5 Famous Outlaws of the Old West

By Audrey W. | Arcadia Staff
Today, the stories of the outlaws from the American wild west seem like nothing more than entertaining stories. However, the lives and crimes of these individuals left their mark on the history of the region. These outlaws instilled fear into their communities by robbing, murdering, and committing other crimes against innocent people. We’re taking a look into the legacies of five famous figures of the wild west. 
Billy the Kid
Henry McCarty, or better known as Billy the Kid, was one of the most notorious outlaws in the American wild west. His exact birth date is unknown, but historians can say with certainty that Billy was an orphan by the time he was 15 years old. As a young boy left to fend for himself, he began stealing horses. By the time he was 17 years old, Billy has committed his first murder. He claimed the act was done in self-defense, but after this, the boy transformed himself into one of the most feared men in the American West. Legend says he killed 21 people and moved from town to town, joining gangs under different names. 
When Billy was finally caught, he was convicted and sentenced to hang for murder. However, just before the scheduled date of his execution, Billy killed his guards and escaped prison. At just 21 years old, he was then the most wanted man in the west. In 1881, he was tracked down by buffalo hunter Pat Garrett and shot through the chest.
John Wesley Harden
One of the most famous gunmen of the American wild west, John Wesley Hardin was rumored to have killed 30 to 40 men. He came from a family who was fighting for the independence of Texas, however, this never meant that Harden was a good boy to begin with. When he was 11 years old, Harden stabbed another boy and when he was just 15, he killed a former slave and the three soldiers who tried to arrest him. Most of the murders he committed were over somewhat trivial events like Harden losing card game matches. During a shoot-out between Harden and Deputy Sheriff Charles Webb, Harden was shot and wounded. He was wanted “Dead or Alive” with a hefty reward out for him. Finally, Harden was caught by the Texas Rangers in 1877 and was sent to prison, but after years of good behavior, he was released in 1894. Still, he was murdered by being shot in the back of the head during a dice game shortly after release.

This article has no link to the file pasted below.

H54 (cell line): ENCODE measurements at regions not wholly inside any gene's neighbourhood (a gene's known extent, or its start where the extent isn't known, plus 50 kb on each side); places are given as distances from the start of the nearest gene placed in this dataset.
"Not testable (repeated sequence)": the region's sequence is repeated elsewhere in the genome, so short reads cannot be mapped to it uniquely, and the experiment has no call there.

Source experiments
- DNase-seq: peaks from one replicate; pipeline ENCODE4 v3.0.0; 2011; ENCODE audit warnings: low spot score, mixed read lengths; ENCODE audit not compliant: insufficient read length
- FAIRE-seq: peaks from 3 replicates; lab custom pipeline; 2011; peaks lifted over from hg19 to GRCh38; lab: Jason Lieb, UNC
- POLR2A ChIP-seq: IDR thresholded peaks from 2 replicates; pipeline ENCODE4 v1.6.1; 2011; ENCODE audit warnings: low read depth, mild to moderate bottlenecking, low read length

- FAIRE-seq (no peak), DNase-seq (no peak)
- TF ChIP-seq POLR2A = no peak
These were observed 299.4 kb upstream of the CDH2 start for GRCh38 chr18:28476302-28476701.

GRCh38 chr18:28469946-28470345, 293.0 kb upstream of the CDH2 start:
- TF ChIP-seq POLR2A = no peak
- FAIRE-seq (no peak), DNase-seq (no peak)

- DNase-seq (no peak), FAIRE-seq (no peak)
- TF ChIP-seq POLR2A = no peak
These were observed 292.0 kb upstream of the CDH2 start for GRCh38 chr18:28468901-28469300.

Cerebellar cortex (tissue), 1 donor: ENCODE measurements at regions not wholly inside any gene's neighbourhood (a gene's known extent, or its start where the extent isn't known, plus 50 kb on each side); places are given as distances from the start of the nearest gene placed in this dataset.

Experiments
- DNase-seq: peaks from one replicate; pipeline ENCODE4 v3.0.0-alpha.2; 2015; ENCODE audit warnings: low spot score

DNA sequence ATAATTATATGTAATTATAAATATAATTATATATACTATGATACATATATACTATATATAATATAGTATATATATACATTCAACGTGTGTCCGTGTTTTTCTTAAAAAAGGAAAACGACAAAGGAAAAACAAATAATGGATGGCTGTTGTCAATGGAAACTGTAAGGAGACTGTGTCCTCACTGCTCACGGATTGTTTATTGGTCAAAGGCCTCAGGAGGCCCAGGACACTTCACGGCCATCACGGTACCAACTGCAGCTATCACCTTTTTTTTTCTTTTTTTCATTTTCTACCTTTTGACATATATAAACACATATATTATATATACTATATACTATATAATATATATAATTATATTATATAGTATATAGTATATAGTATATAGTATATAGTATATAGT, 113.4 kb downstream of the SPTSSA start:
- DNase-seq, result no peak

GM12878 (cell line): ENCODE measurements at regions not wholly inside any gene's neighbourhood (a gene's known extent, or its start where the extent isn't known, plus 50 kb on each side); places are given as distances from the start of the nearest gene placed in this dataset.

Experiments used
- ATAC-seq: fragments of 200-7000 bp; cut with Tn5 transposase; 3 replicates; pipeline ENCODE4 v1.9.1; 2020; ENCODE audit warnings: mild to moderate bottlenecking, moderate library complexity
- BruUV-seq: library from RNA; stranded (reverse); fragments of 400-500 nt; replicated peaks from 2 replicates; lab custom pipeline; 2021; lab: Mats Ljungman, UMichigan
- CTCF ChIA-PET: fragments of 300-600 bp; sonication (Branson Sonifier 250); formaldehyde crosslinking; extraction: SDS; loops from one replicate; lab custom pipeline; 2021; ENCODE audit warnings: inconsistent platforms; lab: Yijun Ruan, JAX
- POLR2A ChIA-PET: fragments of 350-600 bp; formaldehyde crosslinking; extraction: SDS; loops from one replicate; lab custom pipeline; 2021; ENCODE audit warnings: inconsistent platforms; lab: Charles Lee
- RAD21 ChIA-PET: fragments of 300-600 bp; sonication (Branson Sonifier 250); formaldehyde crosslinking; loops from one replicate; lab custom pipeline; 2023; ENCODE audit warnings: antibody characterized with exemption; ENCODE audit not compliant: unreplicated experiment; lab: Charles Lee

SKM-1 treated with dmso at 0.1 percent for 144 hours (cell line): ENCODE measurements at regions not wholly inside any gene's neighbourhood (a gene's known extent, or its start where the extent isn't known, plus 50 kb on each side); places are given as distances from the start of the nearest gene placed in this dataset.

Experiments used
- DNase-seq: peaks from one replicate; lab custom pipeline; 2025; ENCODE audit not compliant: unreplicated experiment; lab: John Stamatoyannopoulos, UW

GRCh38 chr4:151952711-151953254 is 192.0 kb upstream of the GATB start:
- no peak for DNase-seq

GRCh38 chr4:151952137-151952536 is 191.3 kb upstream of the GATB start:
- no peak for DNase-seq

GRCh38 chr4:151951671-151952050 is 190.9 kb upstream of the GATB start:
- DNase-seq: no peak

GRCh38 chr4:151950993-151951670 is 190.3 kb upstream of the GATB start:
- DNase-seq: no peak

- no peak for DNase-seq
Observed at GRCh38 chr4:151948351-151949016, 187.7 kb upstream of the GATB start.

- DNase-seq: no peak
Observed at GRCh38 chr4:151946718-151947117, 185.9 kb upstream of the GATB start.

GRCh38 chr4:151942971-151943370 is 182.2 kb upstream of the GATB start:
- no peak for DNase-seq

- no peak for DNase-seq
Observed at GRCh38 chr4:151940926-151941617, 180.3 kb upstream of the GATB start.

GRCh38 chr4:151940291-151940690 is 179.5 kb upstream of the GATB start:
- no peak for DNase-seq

Jesse James
As perhaps one of the most famous outlaws of the American wild west, Jesse James was known as a bank and train robber and a leader of the James-Younger gang. James was born in 1847 and served in the Confederate Army with his brother before they both left the military for careers in the criminal old west. The two brothers came from an affluent family of farmers, leading many to speculate why they chose to live such a life of crime. Some theorized that the brothers were like a Robin Hood gang, stealing from the rich to give to the poor, but there is no evidence to support this. 
Between 1860 and 1882, the gang robbed 20 banks and trains and murdered anyone who stood in their way. They stole an estimated $200,000 all while trying to further the message of the Confederacy. After James murdered a banker in Missouri, there was a call for his arrest. To receive the large reward for James, one of the members of the gang murdered James in his home. 
Clanton Gang (“The Cowboys”)
This roughly organized gang of convicts became known throughout the wild west for their work-stealing cattle, robbing stagecoaches, and committing murder. Newman Haynes Clanton, known as “Old Man,” was the leader of the gang. Old Man was accused of smuggling and murder, among other crimes, by lawman Wyatt Earps, but the lawman was never able to convict the accused. In 1881, the Guadalupe Canyon Massacre included Clanton and his men attacking a group of Mexican cowboys and murdering 19 of them. However, The Cowboys did not come away unscathed. Friends of the murdered cowboys sought out Clanton and his men, killing Clanton and four of his men. 
The Innocents
Ironically referring to themselves as “The Innocents,” this gang of outlaws operated out of Montana and was led by Henry Plummer during the 1860s. During this time, they killed over 100 people on the road between Bannack and Virginia City. Unlike other gangs at the time, it was estimated that there were perhaps over 100 members that attacked people traveling to the area hoping to make a living on mining. To keep track of the many members associated with the group, the password, “I am innocent” was used along with a secret knot to recognize each other. 
In 1863, a group of citizens gathered to hunt down these criminals. Despite all the murdering and law-breaking, there remains today little evidence that connects Plummer to any crimes committed in the area. Most of the information known today comes from the confession of a criminal trying to save his own life. Despite this, in 1864, Plummer and 21 other men were captured and hung for their crimes. 
These outlaws and their legacies help create the history of the wild west.